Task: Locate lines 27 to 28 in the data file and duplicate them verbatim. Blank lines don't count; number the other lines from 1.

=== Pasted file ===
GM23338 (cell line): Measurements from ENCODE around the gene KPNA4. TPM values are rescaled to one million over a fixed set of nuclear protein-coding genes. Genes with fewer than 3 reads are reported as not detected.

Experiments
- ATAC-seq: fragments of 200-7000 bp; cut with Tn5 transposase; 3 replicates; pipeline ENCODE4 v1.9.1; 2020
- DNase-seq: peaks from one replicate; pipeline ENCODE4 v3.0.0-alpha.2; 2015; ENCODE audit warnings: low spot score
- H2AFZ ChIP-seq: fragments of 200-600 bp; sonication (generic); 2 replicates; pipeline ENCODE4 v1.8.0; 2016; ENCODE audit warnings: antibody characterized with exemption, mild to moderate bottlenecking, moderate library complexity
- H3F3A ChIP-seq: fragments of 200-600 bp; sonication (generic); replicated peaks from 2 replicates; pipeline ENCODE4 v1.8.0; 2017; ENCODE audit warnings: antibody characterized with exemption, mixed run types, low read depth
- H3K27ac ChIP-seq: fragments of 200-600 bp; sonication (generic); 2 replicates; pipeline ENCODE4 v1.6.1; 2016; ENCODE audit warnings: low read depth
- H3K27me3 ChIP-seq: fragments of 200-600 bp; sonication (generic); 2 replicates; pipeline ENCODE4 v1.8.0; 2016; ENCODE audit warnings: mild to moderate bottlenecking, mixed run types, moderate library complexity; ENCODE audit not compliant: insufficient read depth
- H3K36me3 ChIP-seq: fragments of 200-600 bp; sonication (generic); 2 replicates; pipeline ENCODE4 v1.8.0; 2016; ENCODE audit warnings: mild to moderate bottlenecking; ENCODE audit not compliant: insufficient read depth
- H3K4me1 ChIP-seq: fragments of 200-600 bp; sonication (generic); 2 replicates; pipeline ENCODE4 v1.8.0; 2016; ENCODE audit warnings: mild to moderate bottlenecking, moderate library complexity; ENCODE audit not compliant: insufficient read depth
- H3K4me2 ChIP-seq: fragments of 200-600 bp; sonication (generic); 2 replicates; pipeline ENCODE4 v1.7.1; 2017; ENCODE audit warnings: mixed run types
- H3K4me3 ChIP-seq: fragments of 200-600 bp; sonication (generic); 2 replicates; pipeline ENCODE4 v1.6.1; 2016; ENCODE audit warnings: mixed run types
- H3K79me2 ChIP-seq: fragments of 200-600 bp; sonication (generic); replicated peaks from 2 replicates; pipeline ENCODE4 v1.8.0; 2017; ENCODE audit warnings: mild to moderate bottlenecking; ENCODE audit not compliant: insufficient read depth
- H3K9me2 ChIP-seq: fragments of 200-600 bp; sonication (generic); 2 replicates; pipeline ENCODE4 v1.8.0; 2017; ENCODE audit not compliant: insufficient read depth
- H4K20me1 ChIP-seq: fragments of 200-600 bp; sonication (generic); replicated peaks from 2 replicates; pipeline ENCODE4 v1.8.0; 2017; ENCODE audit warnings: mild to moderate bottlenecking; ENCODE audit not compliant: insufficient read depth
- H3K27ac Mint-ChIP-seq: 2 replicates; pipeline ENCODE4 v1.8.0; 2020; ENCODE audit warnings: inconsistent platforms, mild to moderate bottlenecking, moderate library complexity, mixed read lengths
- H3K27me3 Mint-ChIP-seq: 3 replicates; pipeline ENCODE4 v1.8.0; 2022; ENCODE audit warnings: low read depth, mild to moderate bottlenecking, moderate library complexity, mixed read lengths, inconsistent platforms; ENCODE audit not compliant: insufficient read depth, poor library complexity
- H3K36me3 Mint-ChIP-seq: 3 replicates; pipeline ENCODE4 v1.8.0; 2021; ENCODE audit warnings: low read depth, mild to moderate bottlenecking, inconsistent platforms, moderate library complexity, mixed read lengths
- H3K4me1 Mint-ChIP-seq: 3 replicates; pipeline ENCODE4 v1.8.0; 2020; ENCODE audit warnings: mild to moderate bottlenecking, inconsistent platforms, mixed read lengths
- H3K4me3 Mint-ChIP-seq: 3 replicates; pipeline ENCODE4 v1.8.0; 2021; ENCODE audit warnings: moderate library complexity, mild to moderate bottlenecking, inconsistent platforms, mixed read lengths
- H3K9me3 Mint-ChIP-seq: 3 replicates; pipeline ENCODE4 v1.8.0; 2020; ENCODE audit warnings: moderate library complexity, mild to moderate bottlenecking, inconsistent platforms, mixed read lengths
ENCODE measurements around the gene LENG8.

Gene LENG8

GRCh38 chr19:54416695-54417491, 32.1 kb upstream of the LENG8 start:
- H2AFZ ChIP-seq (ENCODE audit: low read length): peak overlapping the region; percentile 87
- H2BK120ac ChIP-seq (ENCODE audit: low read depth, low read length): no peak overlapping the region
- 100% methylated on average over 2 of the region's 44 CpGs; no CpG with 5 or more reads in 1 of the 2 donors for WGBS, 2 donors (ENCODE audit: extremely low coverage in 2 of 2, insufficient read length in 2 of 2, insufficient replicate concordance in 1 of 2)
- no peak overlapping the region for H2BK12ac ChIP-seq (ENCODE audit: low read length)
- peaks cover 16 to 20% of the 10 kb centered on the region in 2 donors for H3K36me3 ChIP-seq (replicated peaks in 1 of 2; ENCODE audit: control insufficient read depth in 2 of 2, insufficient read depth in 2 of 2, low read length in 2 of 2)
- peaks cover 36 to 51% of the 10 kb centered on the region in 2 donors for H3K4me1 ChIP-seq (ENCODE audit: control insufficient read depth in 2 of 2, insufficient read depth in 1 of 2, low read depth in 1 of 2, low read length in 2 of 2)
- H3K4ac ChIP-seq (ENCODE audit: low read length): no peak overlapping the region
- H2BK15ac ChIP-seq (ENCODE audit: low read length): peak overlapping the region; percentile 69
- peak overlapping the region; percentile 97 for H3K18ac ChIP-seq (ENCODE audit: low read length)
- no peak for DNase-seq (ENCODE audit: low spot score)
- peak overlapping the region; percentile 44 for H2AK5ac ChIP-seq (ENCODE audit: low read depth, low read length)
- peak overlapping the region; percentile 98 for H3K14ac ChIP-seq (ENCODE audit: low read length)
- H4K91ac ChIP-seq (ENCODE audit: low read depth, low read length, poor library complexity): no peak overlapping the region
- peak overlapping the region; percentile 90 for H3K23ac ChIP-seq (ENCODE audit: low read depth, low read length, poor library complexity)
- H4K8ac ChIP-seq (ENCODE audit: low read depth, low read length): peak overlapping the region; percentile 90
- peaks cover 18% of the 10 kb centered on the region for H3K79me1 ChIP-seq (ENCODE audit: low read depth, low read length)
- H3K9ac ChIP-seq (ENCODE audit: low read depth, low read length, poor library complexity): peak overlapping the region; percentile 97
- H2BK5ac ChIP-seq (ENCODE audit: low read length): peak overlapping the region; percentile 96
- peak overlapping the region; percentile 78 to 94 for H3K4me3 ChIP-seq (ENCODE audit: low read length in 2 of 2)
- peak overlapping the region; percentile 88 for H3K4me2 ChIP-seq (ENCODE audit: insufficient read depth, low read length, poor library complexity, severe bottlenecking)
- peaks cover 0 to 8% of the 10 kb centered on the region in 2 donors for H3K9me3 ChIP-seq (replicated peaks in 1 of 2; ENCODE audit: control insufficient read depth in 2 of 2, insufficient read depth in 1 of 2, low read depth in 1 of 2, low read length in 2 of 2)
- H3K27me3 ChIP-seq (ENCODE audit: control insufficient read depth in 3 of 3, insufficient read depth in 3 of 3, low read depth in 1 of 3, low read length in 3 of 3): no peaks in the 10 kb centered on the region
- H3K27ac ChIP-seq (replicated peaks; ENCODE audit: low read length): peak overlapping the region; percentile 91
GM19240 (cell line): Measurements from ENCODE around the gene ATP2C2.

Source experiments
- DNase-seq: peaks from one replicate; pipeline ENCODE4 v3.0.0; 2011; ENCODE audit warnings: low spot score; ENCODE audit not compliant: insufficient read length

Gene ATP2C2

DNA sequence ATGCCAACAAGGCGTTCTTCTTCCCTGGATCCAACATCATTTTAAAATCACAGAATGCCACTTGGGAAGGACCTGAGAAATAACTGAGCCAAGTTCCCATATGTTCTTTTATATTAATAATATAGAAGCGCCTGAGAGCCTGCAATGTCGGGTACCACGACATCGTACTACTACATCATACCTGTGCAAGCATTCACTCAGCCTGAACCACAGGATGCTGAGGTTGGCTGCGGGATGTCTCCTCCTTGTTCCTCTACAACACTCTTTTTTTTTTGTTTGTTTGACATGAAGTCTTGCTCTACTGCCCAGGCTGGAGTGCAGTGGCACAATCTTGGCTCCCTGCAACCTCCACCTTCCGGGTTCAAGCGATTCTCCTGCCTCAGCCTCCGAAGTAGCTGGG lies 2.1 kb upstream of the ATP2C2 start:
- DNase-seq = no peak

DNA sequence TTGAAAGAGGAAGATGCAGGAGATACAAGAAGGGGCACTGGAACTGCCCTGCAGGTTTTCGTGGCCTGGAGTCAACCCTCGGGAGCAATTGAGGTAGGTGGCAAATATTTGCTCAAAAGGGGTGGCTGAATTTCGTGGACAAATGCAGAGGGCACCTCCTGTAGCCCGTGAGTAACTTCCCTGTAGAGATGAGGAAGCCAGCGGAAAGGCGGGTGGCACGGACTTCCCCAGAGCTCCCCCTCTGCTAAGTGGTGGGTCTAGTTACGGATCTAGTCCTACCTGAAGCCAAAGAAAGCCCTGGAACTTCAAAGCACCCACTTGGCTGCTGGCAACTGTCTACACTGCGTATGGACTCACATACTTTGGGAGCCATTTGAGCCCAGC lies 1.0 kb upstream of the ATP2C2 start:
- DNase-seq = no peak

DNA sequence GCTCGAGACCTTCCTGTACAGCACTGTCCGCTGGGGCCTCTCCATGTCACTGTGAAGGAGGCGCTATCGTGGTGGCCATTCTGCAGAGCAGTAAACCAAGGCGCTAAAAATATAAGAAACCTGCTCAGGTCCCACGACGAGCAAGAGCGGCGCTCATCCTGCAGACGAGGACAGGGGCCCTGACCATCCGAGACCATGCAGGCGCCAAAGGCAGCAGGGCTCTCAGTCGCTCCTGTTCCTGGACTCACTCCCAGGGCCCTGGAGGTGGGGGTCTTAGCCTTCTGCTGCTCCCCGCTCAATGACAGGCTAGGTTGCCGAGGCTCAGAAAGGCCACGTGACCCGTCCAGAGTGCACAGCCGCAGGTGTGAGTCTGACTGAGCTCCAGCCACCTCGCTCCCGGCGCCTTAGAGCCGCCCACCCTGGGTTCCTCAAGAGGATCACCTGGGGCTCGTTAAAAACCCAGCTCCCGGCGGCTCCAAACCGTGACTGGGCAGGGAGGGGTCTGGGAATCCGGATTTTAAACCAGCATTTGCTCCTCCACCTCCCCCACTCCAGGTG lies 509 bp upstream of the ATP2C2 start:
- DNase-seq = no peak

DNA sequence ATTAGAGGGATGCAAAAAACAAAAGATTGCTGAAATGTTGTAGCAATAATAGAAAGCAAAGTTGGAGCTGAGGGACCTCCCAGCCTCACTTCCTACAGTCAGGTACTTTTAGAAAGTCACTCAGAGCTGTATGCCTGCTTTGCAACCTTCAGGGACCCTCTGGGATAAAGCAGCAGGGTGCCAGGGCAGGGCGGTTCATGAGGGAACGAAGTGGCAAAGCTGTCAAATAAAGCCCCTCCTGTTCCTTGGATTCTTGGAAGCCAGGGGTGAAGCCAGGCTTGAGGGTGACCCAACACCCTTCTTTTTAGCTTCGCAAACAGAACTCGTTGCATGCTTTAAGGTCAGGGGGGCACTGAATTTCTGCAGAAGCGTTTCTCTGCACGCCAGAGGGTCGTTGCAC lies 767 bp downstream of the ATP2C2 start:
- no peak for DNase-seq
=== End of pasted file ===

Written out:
- 100% methylated on average over 2 of the region's 44 CpGs; no CpG with 5 or more reads in 1 of the 2 donors for WGBS, 2 donors (ENCODE audit: extremely low coverage in 2 of 2, insufficient read length in 2 of 2, insufficient replicate concordance in 1 of 2)
- no peak overlapping the region for H2BK12ac ChIP-seq (ENCODE audit: low read length)